As passionate gardeners who happen to be working in a confined space, we find creative ways to make room for many fun things.
And we always need room for plants
We have gotten creative in many ways before, making a plethora of makeshift pots, garden beds, and seed starters. We have used milk jugs, Tupperware, cardboard, and just about any material that will hold soil, water, and a plant. We pride ourselves on our creativity and versatility.
We have already shared how we built our winter garden, which has successfully allowed us to keep some plants over winter, allowed us to start plants early, and keep them away from pests, creatures, and harsh weather. And it cost us a total of around $20.
You can do this
We also take pride in how much we have done with how little money we have invested. We could be the people that blow every penny we have on nice pots, nice lumber, nice clothes, nice garden beds, but we simply are not.
We have dragged fallen trees out of our pond to create shelves, poles for bed covers, and all kinds of other things to allow us to grow crops as efficiently as possible. Money is not that important to us, but we prefer to put what money we do have towards things that we are sure we cannot make ourselves or find through a second-hand store, friends, or through a private seller.
Either way, we want to help you do more with less, just as we have become successful with.
So, to begin, we have a large window in our bedroom. Just the one. But it allows massive amounts of sunlight to pour into our bedroom over most of the day.
We grow and enjoy using other herbs, such as basil, cilantro, and parsley so much that we aspired to produce more.
There is nothing more satisfying than cooking a meal and having fresh herbs available to throw in the pot. This bed allows our bedroom to satisfy most of our cooking herbal needs, and currently, in our small bedroom garden bed, we produce sweet basil, lemon basil, sage, parsley, cilantro, and one rogue tomato plant that somehow ended up in there.
This bed has worked well, and the herbs are spreading through the dirt, and our organic micro-ecosystem is flourishing.
To start the construction, here is a list of materials we used:
2 pieces of 2 x 4 – cut to 36″
4 pieces of 2 x 4 – cut to 24″
2 pieces of 2 x 4 – cut to 12″
1 piece of plywood – cut to 36″ by 16″
1 piece of 1 x 6 – cut to 24″ (optional)
I decided to start with the actual top of the bed. This was a simple process, and it requires the piece of plywood, and the 2 x 4 cut to 36″, as well as two of the 2 x 4 12″ cuts.
Use the 2 x 4 as walls, and border the outside of the plywood.
Attach the 2 x 4 along the perimeter of the plywood, and secure it tightly. This will negate water from leaking out during later plant watering.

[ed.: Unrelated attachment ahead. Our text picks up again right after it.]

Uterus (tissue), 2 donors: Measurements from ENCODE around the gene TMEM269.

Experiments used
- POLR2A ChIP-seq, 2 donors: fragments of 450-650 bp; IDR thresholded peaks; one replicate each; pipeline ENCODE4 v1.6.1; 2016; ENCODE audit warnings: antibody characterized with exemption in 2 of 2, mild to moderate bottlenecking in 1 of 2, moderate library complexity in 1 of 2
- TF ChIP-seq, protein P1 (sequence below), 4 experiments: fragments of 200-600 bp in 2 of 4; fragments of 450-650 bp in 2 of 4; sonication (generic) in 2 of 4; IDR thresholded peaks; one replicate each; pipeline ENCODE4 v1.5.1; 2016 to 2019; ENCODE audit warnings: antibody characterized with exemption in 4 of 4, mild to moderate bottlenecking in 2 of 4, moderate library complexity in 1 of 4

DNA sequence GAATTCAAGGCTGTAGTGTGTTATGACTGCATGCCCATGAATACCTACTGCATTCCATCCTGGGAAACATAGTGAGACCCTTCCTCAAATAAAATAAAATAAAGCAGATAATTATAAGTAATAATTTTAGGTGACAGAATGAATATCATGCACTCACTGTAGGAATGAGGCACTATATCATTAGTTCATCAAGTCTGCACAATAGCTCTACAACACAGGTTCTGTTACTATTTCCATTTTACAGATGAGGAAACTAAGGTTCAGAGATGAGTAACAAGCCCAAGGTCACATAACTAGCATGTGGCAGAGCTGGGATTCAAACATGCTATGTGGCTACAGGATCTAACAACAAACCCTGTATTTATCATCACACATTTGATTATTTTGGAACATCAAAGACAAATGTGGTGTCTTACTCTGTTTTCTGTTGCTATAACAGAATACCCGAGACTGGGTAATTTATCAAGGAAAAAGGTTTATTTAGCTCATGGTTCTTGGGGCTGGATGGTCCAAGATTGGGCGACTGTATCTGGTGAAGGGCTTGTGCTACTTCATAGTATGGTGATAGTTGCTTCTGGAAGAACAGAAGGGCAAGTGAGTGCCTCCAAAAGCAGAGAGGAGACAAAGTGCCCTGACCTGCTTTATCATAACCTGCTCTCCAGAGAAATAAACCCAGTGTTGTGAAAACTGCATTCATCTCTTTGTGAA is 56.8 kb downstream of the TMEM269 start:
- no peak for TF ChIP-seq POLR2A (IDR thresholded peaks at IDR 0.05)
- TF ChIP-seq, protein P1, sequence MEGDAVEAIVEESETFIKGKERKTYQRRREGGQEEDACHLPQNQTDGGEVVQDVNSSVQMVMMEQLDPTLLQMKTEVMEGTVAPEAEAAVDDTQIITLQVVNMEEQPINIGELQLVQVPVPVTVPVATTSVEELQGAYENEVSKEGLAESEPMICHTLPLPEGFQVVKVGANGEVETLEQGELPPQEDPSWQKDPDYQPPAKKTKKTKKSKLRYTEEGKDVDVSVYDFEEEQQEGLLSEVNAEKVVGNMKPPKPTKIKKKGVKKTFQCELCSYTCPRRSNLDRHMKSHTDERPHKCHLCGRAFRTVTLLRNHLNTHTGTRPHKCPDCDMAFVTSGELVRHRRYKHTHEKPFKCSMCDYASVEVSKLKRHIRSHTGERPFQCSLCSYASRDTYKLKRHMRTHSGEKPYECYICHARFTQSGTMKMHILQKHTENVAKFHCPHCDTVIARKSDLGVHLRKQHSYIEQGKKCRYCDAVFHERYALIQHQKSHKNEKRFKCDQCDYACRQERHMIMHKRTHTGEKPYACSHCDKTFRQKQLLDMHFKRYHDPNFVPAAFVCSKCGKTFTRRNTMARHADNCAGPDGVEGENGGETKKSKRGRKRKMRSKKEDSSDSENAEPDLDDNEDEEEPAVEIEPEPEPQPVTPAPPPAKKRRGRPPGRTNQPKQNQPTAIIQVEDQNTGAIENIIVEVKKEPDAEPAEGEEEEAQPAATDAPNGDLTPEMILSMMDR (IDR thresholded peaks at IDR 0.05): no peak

So, the idea is that you end up having a plywood base, 2 x 4 running along the outside of the perimeter of the base. It is 36″ x 16″, or really whatever measurement will work for your needs.
So now, you have a small bed, set it to the side.
Assembling the legs:
The legs require the remaining two pieces of 2 x 4 cut to 12″, the ones cut to 24″, and the 1 x 6 cut to 24″.
Take the two 24″ 2 x 4 pieces and lay them parallel vertically, 24″ apart from each other.
the 24″ pieces will act as “legs” and the 12″ pieces as the “feet.”
Then, on the bottom of each 24″ piece, fasten a 12″ piece. Secure the screws directly in the middle of the 12″ piece, so that it creates a “T” shape.
So now you have two independent legs.
Take the 1 x 6 piece, and fasten it on top of the “feet.” This acts as a stabilizing board, as well as a nifty little shelf to store pots or gardening supplies conveniently under your bedroom garden bed.
Assembling the rest:
Then, take the legs with the feet and stabilizing board attached, and fasten it underneath the bed you previously created. This allows the bed to be tall enough to comfortably work in without being too tall.
This is just how we did it, it was a simplistic design but we have had great success with this.
Overall, this project was successful, with some wood we had lying around we were able to build a bed that allows us enough of an area to grow a sufficient amount of herbs while being deep enough to allow the plants to root deep enough to thrive.
Essentially for free, we obtained a small bed which is conveniently fit to our room, large enough to grow an abundance of herbs but small enough to be out of the way.
Issues I ran into
The main issue with assembling was just a minor error.zz on my part. A small handwriting fiasco at the hardware store led me to accidentally purchasing drywall screws, which did not work so well for this task. They broke, bore out, and it took me a moment to realize why.
Don’t make this mistake.
The next incident rather than a mistake was the fact that the spearmint that we attempted to grow in this bed was admired just as much by a mouse that found its way into our house.
As with anything else we build, it can be modified to your specifications. If you have any questions, comments, need more detailed notes, or want to provide input or tips for us, or just want to share your experience, please do so in our comment section.
Here are pictures that I took of this bed, while sitting at our desk and writing this article.